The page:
Mic Tests!

We have some teachers who need to teach from home even though we are teaching in person. So I worked with them and worked out a solution with the devices we currently have on hand. The teachers will want to Zoom in to do their instruction so the students need to see and hear them and the teacher also needs to see and hear the students. Seeing isn’t too difficult with built in webcams but hearing the students is a different problem, so I tested a few mic options. In this test I test the following mics:

You can check out the results in the video below. I read the same description of a book around the room in a normal speaking voice to make sure the test is pretty fair. You can also check out Tony’s post about his Hi-Flex iPad option.

What does the teacher need?

Even though the majority of the setup is at school the teacher needs to do their part as well. The only gear I encouraged them to use are headphones. They don’t need to be super expensive headphones, but headphones are helpful of keeping out general background noises in the teacher’s home work environment and it will also sound a little better, sharper and clearer.

MacBook Pro Built-in mic

The internal mic is, not surprisingly, the worst.

It does a fine job when you’re sitting right in front of it, but get six feet or more away and the quality starts to fall off. You can still hear students from the far reaches of the room but the sound is not clear. Zoom, Google Meet, Skype, Teams, etc will all compress audio even more.

The big problem with this mic is not only are student voices a little faint from the far parts of the room, the voices are not very clear. In my test it is just me speaking. In a classroom this is rarely the case. There are often times students working with one another, students arranging their work on their desks, flipping through textbooks/notes and more. All of this makes noise that competes with a student asking a question or making a comment.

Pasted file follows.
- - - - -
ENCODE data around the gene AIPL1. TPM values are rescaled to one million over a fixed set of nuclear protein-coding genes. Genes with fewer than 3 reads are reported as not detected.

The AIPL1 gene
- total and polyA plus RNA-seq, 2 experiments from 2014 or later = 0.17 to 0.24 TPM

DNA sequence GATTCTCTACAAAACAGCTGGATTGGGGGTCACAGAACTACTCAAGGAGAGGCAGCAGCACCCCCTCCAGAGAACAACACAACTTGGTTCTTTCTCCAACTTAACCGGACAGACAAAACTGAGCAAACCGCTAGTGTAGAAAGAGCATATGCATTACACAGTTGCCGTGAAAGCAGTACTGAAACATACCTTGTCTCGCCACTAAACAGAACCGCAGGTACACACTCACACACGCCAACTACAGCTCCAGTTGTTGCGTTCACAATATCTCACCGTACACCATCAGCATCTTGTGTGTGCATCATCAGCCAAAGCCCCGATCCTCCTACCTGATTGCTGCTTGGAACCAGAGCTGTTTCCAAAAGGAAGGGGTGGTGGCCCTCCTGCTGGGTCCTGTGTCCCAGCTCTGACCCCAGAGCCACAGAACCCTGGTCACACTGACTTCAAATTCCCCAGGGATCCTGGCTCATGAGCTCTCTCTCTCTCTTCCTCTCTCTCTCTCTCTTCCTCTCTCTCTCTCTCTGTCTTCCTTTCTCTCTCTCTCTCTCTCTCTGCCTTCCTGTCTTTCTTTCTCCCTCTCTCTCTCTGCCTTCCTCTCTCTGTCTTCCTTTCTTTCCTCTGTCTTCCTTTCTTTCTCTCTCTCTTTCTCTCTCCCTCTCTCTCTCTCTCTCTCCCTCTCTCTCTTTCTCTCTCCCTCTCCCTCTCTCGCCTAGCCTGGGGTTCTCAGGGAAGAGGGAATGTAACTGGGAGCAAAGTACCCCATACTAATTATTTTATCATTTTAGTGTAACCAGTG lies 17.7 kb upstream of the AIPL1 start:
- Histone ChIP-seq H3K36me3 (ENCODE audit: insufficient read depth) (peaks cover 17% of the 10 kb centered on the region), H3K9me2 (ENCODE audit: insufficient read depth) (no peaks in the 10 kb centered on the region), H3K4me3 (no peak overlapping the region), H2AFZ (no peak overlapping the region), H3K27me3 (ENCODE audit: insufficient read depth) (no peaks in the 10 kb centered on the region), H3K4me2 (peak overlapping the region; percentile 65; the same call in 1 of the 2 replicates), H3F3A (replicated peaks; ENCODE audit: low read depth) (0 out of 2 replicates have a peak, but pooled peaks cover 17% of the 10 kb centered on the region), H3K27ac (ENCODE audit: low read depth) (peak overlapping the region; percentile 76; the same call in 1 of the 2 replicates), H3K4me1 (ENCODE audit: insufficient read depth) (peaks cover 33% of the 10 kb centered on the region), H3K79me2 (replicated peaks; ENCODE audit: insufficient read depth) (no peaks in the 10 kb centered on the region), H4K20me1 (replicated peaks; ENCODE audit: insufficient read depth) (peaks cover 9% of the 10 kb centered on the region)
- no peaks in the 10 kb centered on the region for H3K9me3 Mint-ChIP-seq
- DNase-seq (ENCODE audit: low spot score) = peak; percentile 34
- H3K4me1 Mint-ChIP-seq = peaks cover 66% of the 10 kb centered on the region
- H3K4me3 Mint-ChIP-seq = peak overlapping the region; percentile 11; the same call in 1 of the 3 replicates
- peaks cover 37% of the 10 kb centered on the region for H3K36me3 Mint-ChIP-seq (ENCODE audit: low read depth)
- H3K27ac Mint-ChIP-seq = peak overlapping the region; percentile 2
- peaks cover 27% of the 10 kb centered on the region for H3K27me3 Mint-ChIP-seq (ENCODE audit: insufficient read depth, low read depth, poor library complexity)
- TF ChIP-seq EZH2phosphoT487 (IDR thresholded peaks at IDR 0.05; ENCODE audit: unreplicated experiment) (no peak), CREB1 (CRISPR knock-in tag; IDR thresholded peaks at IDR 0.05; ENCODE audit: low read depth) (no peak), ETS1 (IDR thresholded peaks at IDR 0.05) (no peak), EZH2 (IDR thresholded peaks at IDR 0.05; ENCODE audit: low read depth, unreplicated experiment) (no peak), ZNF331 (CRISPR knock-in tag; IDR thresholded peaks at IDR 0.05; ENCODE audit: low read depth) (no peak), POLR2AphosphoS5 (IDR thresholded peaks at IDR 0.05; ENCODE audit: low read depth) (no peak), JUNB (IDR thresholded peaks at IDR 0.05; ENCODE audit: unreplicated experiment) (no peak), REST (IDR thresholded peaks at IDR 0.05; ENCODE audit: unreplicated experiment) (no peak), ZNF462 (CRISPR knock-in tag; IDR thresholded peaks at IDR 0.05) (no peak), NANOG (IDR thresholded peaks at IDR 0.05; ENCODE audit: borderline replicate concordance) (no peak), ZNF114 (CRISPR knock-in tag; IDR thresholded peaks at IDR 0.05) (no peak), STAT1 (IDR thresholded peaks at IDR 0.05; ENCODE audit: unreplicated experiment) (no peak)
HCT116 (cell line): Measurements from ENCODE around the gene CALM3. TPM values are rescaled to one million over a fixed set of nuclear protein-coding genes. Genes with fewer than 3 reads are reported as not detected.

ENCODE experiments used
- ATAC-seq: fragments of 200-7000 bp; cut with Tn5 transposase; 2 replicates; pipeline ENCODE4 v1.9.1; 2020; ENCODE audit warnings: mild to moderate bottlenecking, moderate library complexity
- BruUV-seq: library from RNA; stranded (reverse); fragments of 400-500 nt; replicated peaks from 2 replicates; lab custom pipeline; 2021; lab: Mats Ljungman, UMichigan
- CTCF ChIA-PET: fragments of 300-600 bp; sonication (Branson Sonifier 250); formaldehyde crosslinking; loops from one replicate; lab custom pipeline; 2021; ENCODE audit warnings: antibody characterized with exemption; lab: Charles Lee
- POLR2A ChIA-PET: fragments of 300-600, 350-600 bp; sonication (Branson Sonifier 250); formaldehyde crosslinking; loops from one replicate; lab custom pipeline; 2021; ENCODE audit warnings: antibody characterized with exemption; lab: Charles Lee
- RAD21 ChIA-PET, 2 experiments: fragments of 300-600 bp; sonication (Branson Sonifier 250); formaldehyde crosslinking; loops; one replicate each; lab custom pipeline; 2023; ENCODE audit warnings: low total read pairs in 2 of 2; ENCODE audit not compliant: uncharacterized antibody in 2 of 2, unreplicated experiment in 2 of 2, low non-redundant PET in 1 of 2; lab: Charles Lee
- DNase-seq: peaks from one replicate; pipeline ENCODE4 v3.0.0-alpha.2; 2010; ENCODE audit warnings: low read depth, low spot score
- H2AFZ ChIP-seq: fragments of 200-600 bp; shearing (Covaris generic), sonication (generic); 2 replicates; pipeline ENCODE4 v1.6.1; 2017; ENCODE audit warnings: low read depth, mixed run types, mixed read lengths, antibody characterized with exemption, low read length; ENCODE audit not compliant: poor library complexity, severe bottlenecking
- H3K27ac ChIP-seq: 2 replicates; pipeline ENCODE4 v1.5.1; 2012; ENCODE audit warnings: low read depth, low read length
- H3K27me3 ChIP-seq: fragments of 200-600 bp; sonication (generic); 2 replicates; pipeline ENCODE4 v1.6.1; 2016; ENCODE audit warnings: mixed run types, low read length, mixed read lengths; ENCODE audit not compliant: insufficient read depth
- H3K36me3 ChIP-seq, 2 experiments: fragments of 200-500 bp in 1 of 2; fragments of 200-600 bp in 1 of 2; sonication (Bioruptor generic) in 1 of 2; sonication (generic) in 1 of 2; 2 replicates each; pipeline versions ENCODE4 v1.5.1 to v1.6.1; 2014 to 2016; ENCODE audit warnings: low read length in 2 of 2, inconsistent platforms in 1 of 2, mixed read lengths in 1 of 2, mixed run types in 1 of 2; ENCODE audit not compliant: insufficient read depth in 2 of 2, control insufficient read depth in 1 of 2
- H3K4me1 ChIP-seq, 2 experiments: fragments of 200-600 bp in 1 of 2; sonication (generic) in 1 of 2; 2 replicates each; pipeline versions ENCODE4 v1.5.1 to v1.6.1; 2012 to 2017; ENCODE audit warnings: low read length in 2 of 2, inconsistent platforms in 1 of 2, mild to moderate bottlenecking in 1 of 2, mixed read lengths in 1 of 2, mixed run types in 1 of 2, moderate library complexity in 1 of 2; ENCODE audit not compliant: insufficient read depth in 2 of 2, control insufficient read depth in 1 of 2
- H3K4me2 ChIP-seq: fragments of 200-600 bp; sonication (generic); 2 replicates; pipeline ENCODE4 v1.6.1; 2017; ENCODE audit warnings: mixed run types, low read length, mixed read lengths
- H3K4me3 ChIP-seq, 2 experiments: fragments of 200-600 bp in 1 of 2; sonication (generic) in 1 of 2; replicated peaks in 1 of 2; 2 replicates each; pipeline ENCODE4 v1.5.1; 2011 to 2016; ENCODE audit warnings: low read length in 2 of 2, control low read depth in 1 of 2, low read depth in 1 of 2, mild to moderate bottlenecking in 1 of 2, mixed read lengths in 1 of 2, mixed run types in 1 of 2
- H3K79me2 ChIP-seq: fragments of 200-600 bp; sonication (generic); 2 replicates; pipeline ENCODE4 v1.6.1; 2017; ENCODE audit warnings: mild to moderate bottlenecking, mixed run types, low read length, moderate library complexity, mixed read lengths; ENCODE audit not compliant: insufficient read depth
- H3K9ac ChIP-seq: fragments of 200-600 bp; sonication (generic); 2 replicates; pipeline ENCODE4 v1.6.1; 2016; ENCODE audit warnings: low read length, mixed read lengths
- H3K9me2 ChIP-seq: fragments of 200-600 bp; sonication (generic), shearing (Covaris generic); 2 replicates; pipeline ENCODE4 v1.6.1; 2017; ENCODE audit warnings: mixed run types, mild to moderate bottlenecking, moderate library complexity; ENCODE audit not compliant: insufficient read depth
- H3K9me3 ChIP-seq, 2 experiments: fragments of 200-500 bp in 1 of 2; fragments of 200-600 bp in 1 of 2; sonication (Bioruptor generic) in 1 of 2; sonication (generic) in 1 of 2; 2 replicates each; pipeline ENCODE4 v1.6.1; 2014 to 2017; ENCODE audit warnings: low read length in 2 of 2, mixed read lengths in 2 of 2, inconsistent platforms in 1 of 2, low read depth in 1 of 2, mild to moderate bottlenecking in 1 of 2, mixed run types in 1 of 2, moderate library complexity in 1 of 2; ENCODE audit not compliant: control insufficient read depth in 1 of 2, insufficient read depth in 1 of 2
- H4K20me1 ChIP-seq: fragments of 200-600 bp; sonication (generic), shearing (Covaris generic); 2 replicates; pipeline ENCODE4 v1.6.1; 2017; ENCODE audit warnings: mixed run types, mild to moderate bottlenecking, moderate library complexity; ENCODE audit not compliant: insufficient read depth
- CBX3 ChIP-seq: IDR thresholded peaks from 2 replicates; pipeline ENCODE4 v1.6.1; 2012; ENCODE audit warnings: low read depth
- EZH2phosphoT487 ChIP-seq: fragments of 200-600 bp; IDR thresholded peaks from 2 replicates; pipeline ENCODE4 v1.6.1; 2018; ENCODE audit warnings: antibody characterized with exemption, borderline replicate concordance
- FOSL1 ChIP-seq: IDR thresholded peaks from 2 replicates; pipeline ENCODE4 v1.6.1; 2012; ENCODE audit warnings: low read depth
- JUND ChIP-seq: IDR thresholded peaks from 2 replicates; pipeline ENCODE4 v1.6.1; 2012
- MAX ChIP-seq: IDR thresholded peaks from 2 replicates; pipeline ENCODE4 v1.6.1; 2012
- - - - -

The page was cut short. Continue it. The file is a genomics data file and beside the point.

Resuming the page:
Blue Snowball Ice mic – $50-$70 *Update: I typed the wrong Snowball model*

Probably the most popular USB mic on the planet. Blue makes great products and priced quite fairly. This mic has been around for nearly a decade. It is durable, reliable, works with just about anything it can plug into and sounds good.

It does a pretty good job of capturing sounds from far away. They are still a little quiet, but the voices are much clearer and not as distorted. All you have to do to set this up is literally plug it into your computer via a USB cable and then from your video conference service, select it from the audio menu.

That’s it – simple!

Audio Technica U851R0 boundary mic – $200-$250

A boundary mic usually sits on the floor of the stage and captures any audio in its area. There are much cheaper boundary mics out (in fact Audio Technica makes one for $100 called the PRO44). Boundary mics typically use XLR cables (mic cables) to connect. There are XLR to USB adapters but I’ve never tested one so I can’t attest to how reliable these are. 

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